May 31st, 2006 Roger Porter | Food Reviews & Stories
 

Island Bites

Caribbean cuisine sans the airfare, at Callaloo.

     
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Callaloo's tuna tartare is pretty, but mushy
IMAGE: ALICIA CARRIER
There are no trade winds at the corner of Northwest 17th Avenue and Glisan Street. But if you duck into Callaloo, the new venture from Capitol Coffeehouse owners Kevin and Colleen Peck, you'll spot lazy, spinning fans with palm-frond blades, straw beach umbrellas, and rum drinks on almost every table. Named for the leaf of the taro root, Callaloo brings Caribbean food to the city, and if you go for dishes made from such tropical ingredients as mango, tamarind, breadfruit, conch, cassava and passion fruit, the restaurant will set your reggae rhythms dancing.

What is done here to these indigenous elements is sometimes deeply satisfying, but sometimes overingenious and overzealous. The best dishes at Callaloo are the simplest. The conch fritters ($8.25) are like ambrosial, soft hush puppies, but sweeter and lighter. Conch (pronounced "conk") is a giant sea snail from the Bahamas; for the fritters, it's ground and mixed with milk for a sweet-briny taste offset by a tart pineapple-tamarind sauce. The Callaloo stew ($7.75) is another fine starter; the namesake leaf tastes a bit like spinach, and it fortifies a rich potage of okra, crab, coconut milk and squash. Or dig into the skewers of chicken and plantain ($7.50), that sweet potato-like fruit that seems almost like a dessert ahead of time.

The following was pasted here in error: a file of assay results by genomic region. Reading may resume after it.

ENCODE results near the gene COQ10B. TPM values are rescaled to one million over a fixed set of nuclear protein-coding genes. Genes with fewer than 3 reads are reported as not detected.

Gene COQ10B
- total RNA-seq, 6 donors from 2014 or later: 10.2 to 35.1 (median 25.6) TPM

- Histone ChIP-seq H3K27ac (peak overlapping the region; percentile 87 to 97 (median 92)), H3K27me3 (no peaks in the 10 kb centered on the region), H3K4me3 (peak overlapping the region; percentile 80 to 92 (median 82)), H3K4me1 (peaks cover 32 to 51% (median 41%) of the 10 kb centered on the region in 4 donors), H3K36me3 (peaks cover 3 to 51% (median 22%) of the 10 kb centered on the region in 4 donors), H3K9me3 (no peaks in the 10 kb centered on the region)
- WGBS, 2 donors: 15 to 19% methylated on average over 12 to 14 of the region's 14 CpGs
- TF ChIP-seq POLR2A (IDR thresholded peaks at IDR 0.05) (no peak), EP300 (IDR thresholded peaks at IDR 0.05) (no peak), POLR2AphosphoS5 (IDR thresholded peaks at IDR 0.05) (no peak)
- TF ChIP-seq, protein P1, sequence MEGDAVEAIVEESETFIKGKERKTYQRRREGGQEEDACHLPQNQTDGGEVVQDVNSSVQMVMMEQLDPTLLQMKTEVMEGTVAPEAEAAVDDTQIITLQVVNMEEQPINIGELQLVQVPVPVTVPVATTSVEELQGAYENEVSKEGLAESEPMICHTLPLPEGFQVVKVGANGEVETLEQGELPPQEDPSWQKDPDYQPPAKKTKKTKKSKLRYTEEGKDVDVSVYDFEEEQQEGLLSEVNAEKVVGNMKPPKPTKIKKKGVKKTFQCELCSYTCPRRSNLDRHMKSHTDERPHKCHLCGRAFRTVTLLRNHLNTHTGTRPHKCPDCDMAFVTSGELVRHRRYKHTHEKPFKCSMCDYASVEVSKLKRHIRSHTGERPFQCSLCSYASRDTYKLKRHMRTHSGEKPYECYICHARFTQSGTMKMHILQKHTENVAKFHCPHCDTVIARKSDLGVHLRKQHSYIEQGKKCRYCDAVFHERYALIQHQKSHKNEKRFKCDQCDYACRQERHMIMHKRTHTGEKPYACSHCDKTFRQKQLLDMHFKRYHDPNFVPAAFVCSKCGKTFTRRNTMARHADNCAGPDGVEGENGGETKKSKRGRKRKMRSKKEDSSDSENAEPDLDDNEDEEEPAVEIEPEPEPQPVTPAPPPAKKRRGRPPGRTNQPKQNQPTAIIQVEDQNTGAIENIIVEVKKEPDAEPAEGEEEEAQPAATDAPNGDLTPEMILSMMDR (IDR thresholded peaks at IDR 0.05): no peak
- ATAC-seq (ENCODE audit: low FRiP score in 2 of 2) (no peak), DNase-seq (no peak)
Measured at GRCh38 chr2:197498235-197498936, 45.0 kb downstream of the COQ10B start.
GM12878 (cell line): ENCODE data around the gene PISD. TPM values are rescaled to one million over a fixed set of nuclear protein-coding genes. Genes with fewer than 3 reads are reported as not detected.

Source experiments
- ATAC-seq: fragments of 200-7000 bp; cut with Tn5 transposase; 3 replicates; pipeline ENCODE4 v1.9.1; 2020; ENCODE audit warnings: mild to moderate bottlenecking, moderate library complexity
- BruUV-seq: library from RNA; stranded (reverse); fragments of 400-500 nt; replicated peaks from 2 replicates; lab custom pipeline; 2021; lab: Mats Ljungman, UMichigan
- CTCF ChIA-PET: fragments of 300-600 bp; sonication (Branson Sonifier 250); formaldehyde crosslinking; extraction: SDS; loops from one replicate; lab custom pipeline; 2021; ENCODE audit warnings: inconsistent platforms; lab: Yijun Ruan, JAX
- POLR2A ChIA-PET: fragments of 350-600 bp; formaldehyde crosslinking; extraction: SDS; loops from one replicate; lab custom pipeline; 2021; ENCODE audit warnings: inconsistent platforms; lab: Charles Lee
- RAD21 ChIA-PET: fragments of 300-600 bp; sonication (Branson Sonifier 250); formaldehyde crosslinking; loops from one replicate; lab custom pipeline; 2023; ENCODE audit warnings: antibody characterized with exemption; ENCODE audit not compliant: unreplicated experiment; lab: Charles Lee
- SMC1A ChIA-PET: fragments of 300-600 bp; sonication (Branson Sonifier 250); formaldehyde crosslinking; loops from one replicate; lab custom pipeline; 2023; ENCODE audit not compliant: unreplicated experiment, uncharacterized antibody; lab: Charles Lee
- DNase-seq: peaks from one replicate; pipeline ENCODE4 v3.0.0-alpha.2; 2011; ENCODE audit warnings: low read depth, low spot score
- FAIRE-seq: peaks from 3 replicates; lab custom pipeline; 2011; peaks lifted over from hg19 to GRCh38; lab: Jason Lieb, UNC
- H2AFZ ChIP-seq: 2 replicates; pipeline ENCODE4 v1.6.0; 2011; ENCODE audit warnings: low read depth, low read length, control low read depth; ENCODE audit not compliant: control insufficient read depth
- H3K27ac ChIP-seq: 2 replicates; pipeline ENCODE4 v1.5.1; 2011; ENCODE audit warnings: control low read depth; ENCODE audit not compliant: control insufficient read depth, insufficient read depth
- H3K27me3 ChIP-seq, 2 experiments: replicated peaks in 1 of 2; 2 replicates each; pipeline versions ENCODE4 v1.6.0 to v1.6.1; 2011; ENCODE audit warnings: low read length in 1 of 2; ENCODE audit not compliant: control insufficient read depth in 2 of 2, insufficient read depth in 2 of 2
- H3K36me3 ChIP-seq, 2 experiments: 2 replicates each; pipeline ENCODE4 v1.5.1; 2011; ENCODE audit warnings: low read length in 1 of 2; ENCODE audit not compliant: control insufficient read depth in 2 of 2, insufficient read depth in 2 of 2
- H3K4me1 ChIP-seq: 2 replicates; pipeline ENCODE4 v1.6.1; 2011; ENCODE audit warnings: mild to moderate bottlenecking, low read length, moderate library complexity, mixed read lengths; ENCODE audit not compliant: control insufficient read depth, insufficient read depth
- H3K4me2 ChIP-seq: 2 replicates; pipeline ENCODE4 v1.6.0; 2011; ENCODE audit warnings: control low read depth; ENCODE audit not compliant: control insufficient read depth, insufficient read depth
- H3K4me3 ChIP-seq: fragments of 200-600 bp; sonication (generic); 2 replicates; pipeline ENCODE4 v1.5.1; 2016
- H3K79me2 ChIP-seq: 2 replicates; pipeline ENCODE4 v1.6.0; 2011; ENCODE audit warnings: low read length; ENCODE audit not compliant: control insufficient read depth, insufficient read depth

The best entree is palomilla ($22.25), a grilled hanger steak from Cuba that's been marinated in a dark-red chili sauce. It's served with what I'll call Havana fries, made from cassavas (or yucas), tubers that are usually sweet but, if the bitter variety, poisonous until cooked. The cooks know what they're doing; I survived—with a smile. Alongside comes a Caribbean ratatouille, a delicious mix of mangoes, tomatoes and yucas. Another winner is the smoked jerked pork ($19.25), browned to a tawny port hue with demi-glace, then shredded for tenderness: pure Caribbean comfort food.

But other preparations seem listless and uninspired. Butterflied prawns ($9.25) in a tomato coulis lie fatigued on the plate, while tuna tartare ($11.25) is mushy, without the bracing fresh taste of the sashimi-grade raw fish that defines this dish. An order of scallops ($19.25) is typical of what can go wrong when too many items pile up on the plate: grilled pineapple, avocado, tropical slaw, passion fruit sauce, lime rémoulade and cassava chips. Such exorbitance seems to say that Callaloo thinks, "If we give you enough tropicana, you'll know we are the real thing."

And then the real things do arrive: a creamy pie ($6.50) made from passion fruit, domed with swirls of meringue and baked, with its ginger-snap crust, right into a deep serving bowl. Or a rainbow of sorbet ($6.50) with such island flavors as kiwi, prickly pear and rum, each scoop an homage to the sugar cane that sweetens the region. Order well, and you'll feel like Bob Marley.


Callaloo, 1639 NW Glisan St., 517-8220. 11 am-3 pm and 5-11 pm daily. $$-$$$ Moderate-expensive.
 
  • Currently 3.5/5 Stars.
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